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Meet Gengis Don

Today we’d like to introduce you to Gengis Don.

Gengis Don, let’s start with your story. We’d love to hear how you got started and how the journey has been so far.
I grew up in the church and was always interested in the drums from a young age. The first instrument I played was steel pan and I eventually moved to the drum set in middle school. Music wasn’t always my passion. I thought basketball was my outlet. And I even played in college. Music was always the afterthought because I honestly didn’t believe I could have a career in it.

It wasn’t until my junior after dealing with a lot of injuries from Basketball and accidentally walking into the wrong apartment and meeting some of my closest musical friends who were playing live music, that I made the switch to take music seriously. Going to school in Boston, I was surrounded by a bunch of music schools like Berklee & New England Conservatory where I used to sneak into the practice rooms to practice drums because where I lived, I couldn’t play in my house. So I eventually submerged myself in the music scene and tried to make a name for myself during my senior year of college. It was difficult because I went to school for accounting and trying to balance that and the difficulties of no one in the scene really knowing who you were because you didn’t go to a music school. But I made it work and I eventually was able to have a weekly afternoon gig at the oldest jazz club in America, Wally’s Cafe. There I was really able to hone my skills as a bandleader, and experiment with my sound and cut my teeth in learning and understanding the music/lineage I was playing. Wally’s really prepared me for the professional lifestyle and gave me an idea of what it takes to make it in this industry.

From there, I moved to Jersey City and submersed myself in the NYC scene and got a chance to work with some of my favorite artists as a drummer and also as a producer. Sorry, I skipped that part, but in college I got into production and began working with Hip Hop and RnB artists From Boston to Tennessee to North Carolina. Fast forward, I made the decision to become bicoastal in 2020 after a couple of friends out in LA we’re putting the bug in my ear to move but I already had too many ties in NYC to just up and leave. Now I spend my time between coasts working with artists whether that be producing or drumming or engineering.

Great, so let’s dig a little deeper into the story – has it been an easy path overall and if not, what were the challenges you’ve had to overcome?
Oh of course not, it’s been a hell of a rollercoaster. One thing that helped me was honestly having that unwavering belief in myself and my abilities and as a result, that pushed me to go after the things I wanted. I’d say some of my biggest obstacles in my career were initially working non-music related jobs just to fund my music and the physical hours I had to put into doing something I didn’t really wanna do. Another obstacle was having pressure from my parents (no shade they did a great job raising me) to get a 9-5 because being a musician wasn’t something they saw as financially stable. They had every reason to feel that way and I’m the type of person where I like to prove people wrong, but it did more harm than good id say in hindsight. Not to say they didn’t believe in me, but they just wanted to see me strive financially which is a goal every parent has but I think Caribbean/immigrant parents place an emphasis on because they understand what it means to work hard. My senior year of college, I was also diagnosed as bipolar and it’s been somewhat of an adjacent journey to my music in terms of the peaks and valleys. And of course, there are the missed opportunities, thousands of dollars invested into yourself to sometimes see no payout, the $50 gigs here and there, and the gigs that make you question if you really wanna be a musician.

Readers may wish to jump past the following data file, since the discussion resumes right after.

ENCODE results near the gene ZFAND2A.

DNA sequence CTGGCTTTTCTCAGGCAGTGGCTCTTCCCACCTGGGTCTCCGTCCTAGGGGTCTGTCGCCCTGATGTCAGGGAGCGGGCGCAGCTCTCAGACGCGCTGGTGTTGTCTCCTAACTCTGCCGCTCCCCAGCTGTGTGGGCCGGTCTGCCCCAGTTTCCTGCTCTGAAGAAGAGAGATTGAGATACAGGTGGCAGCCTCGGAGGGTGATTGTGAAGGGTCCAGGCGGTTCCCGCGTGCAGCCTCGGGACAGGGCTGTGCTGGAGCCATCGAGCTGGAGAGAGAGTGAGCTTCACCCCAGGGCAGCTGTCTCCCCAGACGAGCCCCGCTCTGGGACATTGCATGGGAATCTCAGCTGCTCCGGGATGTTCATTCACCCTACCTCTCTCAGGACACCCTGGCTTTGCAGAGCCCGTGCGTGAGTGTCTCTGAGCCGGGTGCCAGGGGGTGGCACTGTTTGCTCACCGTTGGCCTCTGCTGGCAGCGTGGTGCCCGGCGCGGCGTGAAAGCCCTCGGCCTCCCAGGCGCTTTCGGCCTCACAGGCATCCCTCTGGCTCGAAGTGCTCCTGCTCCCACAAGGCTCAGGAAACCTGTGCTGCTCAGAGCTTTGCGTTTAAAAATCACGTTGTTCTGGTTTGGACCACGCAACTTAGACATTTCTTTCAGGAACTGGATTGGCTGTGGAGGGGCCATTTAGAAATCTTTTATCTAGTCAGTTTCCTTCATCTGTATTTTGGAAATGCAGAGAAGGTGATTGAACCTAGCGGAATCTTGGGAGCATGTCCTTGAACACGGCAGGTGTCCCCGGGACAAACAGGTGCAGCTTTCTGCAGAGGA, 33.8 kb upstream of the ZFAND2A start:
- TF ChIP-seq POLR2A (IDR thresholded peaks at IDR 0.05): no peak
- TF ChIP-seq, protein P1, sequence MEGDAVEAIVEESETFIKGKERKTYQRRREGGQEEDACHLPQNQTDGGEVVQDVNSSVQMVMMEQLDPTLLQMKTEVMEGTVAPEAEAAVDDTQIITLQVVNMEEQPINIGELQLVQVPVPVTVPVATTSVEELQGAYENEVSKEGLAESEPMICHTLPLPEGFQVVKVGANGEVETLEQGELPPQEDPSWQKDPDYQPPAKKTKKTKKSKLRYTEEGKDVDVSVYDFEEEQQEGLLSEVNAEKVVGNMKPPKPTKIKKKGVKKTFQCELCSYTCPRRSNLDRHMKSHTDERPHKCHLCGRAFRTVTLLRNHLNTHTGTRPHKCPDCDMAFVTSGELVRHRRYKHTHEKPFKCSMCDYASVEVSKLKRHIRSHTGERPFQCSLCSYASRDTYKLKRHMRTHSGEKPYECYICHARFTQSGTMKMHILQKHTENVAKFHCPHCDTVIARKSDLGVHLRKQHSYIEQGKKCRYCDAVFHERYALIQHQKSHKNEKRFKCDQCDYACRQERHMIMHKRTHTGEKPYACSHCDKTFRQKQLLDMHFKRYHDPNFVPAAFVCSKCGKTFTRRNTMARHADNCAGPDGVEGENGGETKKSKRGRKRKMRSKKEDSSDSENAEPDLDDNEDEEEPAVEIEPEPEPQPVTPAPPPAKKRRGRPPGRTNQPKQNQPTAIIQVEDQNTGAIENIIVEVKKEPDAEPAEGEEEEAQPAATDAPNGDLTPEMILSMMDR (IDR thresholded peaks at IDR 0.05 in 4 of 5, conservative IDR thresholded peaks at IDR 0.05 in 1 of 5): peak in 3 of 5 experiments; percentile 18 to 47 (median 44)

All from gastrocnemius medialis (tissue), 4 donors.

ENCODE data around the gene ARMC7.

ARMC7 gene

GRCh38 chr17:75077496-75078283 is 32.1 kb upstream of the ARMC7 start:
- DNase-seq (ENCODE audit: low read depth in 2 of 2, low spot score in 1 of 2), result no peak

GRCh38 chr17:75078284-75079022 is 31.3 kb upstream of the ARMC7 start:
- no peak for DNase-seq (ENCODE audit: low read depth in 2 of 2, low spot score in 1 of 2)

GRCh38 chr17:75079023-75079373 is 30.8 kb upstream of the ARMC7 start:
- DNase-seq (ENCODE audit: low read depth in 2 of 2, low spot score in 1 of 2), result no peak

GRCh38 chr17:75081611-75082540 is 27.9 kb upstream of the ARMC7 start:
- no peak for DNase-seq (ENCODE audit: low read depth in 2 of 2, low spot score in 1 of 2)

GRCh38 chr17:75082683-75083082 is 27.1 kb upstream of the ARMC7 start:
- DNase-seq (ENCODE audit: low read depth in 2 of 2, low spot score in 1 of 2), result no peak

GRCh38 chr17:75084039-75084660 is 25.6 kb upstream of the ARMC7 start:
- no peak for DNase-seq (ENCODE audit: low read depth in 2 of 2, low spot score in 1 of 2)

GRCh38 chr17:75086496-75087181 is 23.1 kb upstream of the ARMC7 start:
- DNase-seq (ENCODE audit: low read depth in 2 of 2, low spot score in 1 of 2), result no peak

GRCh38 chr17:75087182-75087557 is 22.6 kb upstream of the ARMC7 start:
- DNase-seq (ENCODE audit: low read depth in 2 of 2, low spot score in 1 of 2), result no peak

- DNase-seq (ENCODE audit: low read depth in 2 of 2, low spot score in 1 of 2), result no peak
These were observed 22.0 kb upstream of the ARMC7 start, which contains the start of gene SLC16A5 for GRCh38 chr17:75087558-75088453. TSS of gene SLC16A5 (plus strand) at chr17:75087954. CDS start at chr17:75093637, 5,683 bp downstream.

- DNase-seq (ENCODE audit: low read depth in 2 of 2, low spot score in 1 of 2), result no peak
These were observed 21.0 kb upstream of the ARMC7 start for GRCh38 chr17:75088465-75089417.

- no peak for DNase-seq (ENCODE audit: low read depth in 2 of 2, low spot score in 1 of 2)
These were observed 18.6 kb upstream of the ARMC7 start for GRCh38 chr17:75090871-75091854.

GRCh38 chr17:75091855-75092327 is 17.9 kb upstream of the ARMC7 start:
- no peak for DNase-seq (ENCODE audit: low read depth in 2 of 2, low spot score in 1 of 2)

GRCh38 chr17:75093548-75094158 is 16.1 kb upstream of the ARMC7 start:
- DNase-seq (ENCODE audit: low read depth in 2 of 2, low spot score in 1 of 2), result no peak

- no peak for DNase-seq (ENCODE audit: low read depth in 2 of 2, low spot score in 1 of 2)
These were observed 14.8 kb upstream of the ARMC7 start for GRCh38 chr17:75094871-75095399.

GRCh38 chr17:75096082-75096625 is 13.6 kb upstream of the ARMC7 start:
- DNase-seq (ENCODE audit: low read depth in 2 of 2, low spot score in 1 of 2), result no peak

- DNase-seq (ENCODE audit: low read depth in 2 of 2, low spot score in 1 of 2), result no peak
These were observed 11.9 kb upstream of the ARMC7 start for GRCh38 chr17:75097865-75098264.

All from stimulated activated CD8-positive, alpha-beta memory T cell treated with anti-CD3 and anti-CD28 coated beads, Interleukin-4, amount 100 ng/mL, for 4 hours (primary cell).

Can you give our readers some background on your music?
I’m a Professional Drummer, Music Producer, Engineer, and Band Leader. I specialize in Hip Hop and RnB in my production but I play all genres in drumming. I think I’m most proud of being able to survive off of/make a living from music because it’s a very unstable industry especially as a freelancer/ independent artist. You never know when your next gig is gonna be. Sometimes you’re working eight days out the week lol, then sometimes you’re at home twiddling you’re thumbs for a couple of weeks.

I guess what sets me apart from others is my work ethic and flexibility. I really like to be behind the scenes and let my work speak for itself. Don’t get me wrong, I think my personality is very strong and I’m pretty outgoing but at heart, I’m an introvert. So I try to do whatever I can to allow whomever I’m working with to shine while still being able to go to their world artistically.

What moment in your career do you look back most fondly on?
Honestly, and I know it’s gonna sound weird but dropping out of Grad School to pursue my music career because I took a huge risk and bet on myself when other people including my parents, were against it and I dug deep and focused and made it work. Not to say I’m where I want to be because I feel like I haven’t even hit the surface of what I’m trying to accomplish, but I feel like I’m definitely heading in the right direction.

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Image Credit:

Jett Carter

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